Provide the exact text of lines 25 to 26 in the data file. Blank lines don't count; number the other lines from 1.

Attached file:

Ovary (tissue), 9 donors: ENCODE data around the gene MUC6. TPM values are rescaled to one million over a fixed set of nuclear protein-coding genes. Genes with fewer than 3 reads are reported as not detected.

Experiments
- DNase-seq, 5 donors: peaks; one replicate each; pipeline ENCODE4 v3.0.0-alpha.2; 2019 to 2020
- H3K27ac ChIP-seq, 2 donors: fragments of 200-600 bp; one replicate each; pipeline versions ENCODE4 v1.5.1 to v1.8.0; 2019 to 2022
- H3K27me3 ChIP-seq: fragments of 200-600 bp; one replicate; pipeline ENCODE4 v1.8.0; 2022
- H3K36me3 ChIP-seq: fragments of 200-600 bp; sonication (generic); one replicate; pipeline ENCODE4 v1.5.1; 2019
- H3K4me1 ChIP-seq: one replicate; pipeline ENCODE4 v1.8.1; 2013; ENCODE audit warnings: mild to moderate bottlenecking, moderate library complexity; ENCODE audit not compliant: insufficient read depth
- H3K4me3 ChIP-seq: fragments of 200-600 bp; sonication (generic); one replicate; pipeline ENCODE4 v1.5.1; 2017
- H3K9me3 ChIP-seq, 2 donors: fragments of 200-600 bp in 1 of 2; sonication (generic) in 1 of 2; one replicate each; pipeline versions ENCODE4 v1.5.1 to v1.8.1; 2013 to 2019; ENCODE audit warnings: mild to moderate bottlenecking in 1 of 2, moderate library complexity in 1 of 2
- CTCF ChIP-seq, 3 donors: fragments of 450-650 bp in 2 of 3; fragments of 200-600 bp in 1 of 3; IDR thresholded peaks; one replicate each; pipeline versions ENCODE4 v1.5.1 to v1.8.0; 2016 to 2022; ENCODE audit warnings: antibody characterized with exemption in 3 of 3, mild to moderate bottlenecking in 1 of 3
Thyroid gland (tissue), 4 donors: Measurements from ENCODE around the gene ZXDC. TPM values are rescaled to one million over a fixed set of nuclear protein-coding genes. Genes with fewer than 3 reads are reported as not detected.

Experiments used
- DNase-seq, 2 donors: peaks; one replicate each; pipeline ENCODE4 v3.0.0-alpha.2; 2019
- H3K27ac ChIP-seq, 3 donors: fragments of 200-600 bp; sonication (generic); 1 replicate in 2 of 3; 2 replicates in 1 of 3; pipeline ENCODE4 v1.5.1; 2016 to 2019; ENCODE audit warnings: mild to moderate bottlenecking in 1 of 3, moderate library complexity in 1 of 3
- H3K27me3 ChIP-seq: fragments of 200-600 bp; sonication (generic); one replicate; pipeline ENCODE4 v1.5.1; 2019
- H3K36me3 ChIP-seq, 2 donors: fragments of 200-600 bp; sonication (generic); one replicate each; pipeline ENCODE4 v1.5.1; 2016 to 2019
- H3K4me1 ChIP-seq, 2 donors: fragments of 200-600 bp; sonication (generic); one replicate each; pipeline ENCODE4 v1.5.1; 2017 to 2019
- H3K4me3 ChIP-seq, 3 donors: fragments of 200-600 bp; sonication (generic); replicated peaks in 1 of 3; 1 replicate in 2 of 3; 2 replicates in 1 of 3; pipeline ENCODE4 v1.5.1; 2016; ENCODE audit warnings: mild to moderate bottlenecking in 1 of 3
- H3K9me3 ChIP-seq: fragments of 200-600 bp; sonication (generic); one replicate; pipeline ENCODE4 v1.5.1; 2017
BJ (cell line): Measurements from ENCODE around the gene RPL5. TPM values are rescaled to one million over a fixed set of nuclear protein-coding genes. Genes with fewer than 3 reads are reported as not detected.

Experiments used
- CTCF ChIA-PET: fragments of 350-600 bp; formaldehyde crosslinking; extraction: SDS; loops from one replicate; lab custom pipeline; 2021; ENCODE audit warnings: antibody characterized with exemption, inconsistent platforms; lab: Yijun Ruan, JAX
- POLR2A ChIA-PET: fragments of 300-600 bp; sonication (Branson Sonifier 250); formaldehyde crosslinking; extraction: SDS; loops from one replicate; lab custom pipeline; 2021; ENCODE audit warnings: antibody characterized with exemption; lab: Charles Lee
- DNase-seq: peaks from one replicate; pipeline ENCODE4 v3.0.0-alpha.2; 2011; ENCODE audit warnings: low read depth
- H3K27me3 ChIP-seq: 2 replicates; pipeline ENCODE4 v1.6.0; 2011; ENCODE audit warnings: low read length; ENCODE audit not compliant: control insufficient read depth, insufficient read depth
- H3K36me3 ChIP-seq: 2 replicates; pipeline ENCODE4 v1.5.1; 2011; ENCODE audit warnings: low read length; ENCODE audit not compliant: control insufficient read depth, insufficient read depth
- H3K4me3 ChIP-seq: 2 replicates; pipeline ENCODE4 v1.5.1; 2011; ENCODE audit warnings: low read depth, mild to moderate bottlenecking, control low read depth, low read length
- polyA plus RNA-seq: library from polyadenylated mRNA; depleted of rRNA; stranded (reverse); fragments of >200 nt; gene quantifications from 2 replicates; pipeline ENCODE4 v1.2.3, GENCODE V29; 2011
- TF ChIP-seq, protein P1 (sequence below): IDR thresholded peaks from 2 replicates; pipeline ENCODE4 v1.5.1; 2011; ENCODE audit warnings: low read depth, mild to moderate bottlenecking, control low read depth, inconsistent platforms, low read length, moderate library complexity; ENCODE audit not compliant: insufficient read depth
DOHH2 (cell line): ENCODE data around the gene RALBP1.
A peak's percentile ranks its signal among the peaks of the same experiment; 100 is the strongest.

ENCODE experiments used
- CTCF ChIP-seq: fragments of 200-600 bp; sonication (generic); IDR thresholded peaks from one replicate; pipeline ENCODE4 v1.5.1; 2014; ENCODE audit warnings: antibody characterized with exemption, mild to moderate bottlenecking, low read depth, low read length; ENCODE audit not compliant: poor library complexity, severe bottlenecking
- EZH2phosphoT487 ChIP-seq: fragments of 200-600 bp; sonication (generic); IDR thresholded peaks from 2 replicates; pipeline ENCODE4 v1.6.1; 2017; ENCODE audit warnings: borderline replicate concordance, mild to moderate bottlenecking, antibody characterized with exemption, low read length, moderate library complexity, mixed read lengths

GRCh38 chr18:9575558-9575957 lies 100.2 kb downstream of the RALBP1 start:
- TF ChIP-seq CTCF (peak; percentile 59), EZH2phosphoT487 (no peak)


- H3K27me3 ChIP-seq: 2 replicates; pipeline ENCODE4 v1.6.0; 2011; ENCODE audit warnings: low read length; ENCODE audit not compliant: control insufficient read depth, insufficient read depth
- H3K36me3 ChIP-seq: 2 replicates; pipeline ENCODE4 v1.5.1; 2011; ENCODE audit warnings: low read length; ENCODE audit not compliant: control insufficient read depth, insufficient read depth